Tea is consumed globally as a relaxing daily drink and as an aid for better health. People consume it in every form imaginable, from powder to extracts in dietary supplements, and it helps us unwind after a stressful day. But what's the secret behind tea's calming effects?
Teas are a rich source of flavonoid antioxidants, and they also contain a unique amino acid known as L-theanine, which clinical studies show to have the ability to enhance brain function, reduce stress, and relieve anxiousness. When you experience stress, your nervous system starts producing more hormones that increase blood pressure and physical tension. L-theanine works by relaxing the body and the brain in times of stress, helping to maintain a normal heart rate and blood pressure while providing positive health benefits.*
What Is L-Theanine?
L-theanine is commonly found in green tea leaves and mushrooms, though in lower levels. It is known for its distinctive, savory taste – you may have heard the culinary term: umami. Similar in structure to the amino acids glutamine and glutamate, which assist in the regulation of the nervous system, many believe that L-theanine is responsible for green tea’s relaxing effects. It can also affect the levels and functions of neurotransmitters in the brain.1
There has been extensive research on green tea and L-theanine due to its health benefits, which include positive effects on learning, immune-enhancement, vascular relaxation, and brain health.* It can help maintain a normal inflammatory response and create a relaxing effect in the brain, which may reduce the symptoms of stress and improve cognitive function in older adults.*2-4
Improving Brain Health and Reducing Stress*
Neurotransmitters are chemical messengers in the body that transmit signals from nerve cells to target cells. The brain needs these neurotransmitters to regulate vital functions like heart rate, mood, and concentration.5
It's not uncommon to feel frustrated or nervous when you’re under a lot of stress, but high levels of stress may change your brain in ways that affect your mental health, cardiovascular health, and overall wellness.
Deficiencies of gamma-aminobutyric acid (GABA) and glycine, two of the central nervous system's inhibitory neurotransmitters, can result in the development of feelings of anxiousness. Conversely, other neurotransmitters, like serotonin and norepinephrine, are closely linked to low mood. L-theanine nutritional supplements can raise levels of glycine and other inhibitory neurotransmitters to help with feelings of anxiousness and low mood.*6
Feelings of anxiousness is one of the most common issues in the U.S. L-theanine can help promote calmness, alertness, and brain function in anxious individuals, and it has been studied for its ability to relieve physical and mental stress, improve cognition, and boost mood.*7 Importantly, L-theanine promotes relaxation without causing any common side effects, such as drowsiness.*
When you’re feeling stressed or anxious, a cup of green tea can do your body – and mind – wonders.* The L-theanine found in green tea is a great natural alternative to calming yourself in times of stress.* And without having to worry about experiencing any side effects, you’ll feel just fine about pouring yourself another cup.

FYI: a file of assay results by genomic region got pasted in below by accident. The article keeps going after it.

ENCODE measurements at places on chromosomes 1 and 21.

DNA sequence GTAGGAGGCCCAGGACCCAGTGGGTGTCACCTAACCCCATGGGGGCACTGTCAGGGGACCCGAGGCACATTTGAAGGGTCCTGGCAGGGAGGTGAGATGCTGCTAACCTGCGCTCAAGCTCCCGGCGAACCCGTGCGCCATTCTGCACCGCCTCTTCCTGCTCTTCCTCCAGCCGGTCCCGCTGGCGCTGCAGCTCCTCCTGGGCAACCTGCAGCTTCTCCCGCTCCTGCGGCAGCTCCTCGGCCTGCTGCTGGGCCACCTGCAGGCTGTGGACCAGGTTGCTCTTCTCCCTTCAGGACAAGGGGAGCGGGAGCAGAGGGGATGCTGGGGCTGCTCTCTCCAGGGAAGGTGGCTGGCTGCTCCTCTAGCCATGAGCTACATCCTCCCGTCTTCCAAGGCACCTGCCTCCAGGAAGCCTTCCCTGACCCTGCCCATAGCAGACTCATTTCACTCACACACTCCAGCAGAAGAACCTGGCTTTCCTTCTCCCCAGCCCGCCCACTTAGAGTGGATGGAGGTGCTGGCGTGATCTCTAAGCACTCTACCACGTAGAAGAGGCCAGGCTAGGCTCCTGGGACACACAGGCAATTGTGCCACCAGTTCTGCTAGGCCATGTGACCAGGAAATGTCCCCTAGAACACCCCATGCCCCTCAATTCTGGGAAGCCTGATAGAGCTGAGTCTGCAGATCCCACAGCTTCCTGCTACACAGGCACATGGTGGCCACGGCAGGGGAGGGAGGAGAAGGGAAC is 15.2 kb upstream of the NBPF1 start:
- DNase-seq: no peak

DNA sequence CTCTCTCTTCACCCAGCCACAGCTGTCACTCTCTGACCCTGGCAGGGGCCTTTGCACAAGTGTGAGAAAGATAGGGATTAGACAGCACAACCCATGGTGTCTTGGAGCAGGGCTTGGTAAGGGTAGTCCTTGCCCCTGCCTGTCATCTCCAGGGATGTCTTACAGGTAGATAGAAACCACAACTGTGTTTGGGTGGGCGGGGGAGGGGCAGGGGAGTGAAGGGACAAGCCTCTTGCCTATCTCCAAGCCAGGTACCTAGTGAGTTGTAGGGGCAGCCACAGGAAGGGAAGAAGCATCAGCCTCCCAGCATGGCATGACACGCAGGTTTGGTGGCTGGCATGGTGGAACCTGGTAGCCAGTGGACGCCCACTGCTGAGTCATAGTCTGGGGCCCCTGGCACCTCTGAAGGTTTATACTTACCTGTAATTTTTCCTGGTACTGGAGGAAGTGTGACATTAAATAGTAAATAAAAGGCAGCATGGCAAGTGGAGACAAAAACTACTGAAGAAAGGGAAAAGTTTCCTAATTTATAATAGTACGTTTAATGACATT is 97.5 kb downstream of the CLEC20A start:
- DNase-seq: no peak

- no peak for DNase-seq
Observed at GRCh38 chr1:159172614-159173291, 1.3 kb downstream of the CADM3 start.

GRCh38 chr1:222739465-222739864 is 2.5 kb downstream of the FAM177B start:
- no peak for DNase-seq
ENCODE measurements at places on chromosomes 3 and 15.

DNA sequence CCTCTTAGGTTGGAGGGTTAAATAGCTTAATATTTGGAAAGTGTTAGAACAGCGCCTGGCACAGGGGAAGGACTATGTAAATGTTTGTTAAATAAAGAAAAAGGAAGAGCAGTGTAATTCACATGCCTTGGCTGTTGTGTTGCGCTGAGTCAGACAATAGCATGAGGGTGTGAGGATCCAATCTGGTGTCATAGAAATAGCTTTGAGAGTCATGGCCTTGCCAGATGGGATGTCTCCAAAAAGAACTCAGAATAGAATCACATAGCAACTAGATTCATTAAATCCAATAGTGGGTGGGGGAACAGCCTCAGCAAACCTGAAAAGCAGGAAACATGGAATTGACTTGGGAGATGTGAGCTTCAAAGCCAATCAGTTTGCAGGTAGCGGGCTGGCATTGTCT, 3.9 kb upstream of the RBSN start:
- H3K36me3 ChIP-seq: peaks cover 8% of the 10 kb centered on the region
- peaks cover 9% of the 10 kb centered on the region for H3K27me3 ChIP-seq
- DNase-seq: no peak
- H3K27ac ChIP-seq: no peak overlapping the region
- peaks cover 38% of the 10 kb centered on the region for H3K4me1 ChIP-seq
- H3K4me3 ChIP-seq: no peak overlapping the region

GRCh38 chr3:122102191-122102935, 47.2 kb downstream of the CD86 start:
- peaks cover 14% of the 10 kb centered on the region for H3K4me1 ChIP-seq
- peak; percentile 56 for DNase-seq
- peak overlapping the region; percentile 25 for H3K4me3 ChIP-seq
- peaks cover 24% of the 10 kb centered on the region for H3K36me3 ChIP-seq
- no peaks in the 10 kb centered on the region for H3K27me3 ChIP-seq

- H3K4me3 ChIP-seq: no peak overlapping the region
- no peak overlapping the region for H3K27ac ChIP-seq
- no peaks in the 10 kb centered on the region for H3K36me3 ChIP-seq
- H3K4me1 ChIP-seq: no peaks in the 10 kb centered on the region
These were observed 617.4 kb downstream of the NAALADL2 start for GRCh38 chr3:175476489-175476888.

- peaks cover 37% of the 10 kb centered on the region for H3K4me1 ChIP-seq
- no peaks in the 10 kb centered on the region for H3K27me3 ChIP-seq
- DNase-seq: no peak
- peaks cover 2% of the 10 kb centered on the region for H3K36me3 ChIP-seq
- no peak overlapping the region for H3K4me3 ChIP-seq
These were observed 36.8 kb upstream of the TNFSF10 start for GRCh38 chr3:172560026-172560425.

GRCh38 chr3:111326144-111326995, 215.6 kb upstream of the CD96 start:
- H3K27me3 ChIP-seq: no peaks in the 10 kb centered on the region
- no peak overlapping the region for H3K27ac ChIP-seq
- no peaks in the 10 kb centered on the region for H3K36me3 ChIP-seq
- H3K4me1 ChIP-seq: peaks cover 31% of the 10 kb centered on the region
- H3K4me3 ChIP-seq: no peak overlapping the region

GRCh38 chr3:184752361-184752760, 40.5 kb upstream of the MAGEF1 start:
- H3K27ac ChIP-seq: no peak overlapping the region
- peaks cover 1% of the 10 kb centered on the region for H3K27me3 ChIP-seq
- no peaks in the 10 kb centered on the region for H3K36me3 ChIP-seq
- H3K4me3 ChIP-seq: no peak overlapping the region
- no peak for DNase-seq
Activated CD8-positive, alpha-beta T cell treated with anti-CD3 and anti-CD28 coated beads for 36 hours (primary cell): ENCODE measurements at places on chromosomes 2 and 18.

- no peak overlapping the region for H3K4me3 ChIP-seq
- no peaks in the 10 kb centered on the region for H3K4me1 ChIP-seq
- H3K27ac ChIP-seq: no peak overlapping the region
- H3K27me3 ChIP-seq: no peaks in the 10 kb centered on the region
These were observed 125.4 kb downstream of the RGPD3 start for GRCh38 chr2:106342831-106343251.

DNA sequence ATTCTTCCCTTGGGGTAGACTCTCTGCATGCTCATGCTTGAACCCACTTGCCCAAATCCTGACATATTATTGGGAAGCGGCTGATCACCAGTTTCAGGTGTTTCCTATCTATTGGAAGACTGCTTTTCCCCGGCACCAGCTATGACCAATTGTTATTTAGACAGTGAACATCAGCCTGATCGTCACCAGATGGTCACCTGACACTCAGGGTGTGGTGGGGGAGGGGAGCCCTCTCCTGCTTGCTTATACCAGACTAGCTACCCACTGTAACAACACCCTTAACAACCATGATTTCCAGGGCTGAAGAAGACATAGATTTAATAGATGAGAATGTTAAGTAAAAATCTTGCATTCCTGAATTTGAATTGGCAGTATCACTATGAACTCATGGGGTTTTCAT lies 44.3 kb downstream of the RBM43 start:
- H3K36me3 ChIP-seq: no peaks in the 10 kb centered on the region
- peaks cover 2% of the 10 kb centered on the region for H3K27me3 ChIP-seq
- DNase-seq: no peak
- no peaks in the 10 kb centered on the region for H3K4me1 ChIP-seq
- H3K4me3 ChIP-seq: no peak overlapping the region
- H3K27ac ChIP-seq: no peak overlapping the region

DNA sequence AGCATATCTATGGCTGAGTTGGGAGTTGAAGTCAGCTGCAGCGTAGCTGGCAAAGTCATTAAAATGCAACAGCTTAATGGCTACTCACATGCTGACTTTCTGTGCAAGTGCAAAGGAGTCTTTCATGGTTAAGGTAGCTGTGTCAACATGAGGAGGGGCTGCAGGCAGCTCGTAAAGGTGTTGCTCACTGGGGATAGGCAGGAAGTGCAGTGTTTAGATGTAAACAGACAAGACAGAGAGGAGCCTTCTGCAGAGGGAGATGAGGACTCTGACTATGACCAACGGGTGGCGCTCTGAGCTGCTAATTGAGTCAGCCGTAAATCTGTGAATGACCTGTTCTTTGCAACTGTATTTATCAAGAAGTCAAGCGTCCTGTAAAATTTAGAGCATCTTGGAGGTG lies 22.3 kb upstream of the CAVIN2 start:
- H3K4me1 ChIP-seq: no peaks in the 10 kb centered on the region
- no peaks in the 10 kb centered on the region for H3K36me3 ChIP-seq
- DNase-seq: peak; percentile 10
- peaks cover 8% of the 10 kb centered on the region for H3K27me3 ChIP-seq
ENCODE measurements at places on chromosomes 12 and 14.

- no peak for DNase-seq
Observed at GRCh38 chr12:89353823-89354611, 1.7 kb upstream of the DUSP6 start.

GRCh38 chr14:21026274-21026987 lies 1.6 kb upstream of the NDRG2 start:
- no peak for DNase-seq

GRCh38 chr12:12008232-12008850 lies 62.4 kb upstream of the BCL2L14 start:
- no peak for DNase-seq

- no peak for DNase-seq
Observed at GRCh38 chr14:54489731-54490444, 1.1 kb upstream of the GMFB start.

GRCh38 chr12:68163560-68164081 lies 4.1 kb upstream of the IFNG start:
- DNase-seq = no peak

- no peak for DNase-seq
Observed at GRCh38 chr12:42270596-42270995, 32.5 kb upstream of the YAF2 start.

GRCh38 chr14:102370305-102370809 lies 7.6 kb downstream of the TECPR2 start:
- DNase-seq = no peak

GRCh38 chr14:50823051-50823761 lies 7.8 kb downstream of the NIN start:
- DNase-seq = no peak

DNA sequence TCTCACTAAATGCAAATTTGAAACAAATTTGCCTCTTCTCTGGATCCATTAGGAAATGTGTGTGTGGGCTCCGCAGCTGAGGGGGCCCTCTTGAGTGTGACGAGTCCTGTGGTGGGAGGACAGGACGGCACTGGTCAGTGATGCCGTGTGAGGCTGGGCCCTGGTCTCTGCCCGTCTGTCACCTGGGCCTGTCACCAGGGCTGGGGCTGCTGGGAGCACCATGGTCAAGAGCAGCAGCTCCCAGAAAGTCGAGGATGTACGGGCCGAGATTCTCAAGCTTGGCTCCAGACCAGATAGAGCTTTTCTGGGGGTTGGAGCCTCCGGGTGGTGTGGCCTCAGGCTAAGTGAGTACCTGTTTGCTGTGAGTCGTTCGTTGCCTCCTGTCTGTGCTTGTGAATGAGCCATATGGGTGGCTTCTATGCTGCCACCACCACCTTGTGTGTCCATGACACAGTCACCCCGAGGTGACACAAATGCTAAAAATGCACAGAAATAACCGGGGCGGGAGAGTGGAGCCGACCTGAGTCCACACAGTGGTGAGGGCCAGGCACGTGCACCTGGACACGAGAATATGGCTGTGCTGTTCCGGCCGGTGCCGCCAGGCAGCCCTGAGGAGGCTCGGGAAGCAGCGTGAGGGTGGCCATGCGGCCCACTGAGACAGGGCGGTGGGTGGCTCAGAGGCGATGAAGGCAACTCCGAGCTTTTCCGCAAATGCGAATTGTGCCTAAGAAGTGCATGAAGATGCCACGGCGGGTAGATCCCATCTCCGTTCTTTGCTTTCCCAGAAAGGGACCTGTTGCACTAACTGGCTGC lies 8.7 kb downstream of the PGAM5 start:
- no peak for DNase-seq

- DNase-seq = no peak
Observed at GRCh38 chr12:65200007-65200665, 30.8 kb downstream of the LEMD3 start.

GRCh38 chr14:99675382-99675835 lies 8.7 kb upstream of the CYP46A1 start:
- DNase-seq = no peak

*These statements have not been evaluated by the Food and Drug Administration. This product is not intended to diagnose, treat, cure, or prevent any disease.
1 Mason, G.F., Gruetter, R., Rothman, D.L., Behar, K.L., Shulman, R.G., & Novotny, E.J. (1995). Simultaneous determination of the rates of the TCA cycle, glucose utilization, alph-aketoglutarate/Glutamate exchange, and glutamine synthesis in human brain by NMR. Journal of Cerebral Blood Flow and Metabolism,15, 12–25.
2 Miyachi, T., Tsuchiya, T., Oyama, A., Tsuchiya, T., Abe, N., Sato, A., Chiba, Y., Kurihara, S., Shibakusa, T., & Mikami, T. (2013). Perioperative oral administration of cystine and theanine enhances recovery after distal gastrectomy: A prospective randomized trial. Journal of Parenteral and Enteral Nutrition, 37, 384–391.
3 Bukowski, J.F. & Percival, S.S. (2008). L-Theanine intervention enhances human gammadelta T lymphocyte function. Nutritional Reviews,66, 96–102.
4 Kakuda, T. (2011). Neuroprotective effects of theanine and its preventive effects on cognitive dysfunction. Pharmacological Research, 64, 162–168.
5 Herlenius, E. & Lagercrantz, H. (2001). Neurotransmitters and neuromodulators during early human development. Early Human Developmental, 65(1), 21-37.
6 Kakuda, T. (2011). Neuroprotective effects of theanine and its preventive effects on cognitive dysfunction. Pharmacological Research, 64, 162–168.
7 Rao, T.P., Ozeki, M., & Juneja, L.R. (2015). Search of a Safe Natural Sleep Aid. Journal of American College of Nutrition, 11, 1-12.
8 Kobayashi, K., Nagato, Y., Aoi, N., Juneja, L.R., et. al. (1998). Effects of L-theanine on the release of alpha-brain waves in human volunteers. Nippon Nogeikagaku Kaishi,72, 153–157.
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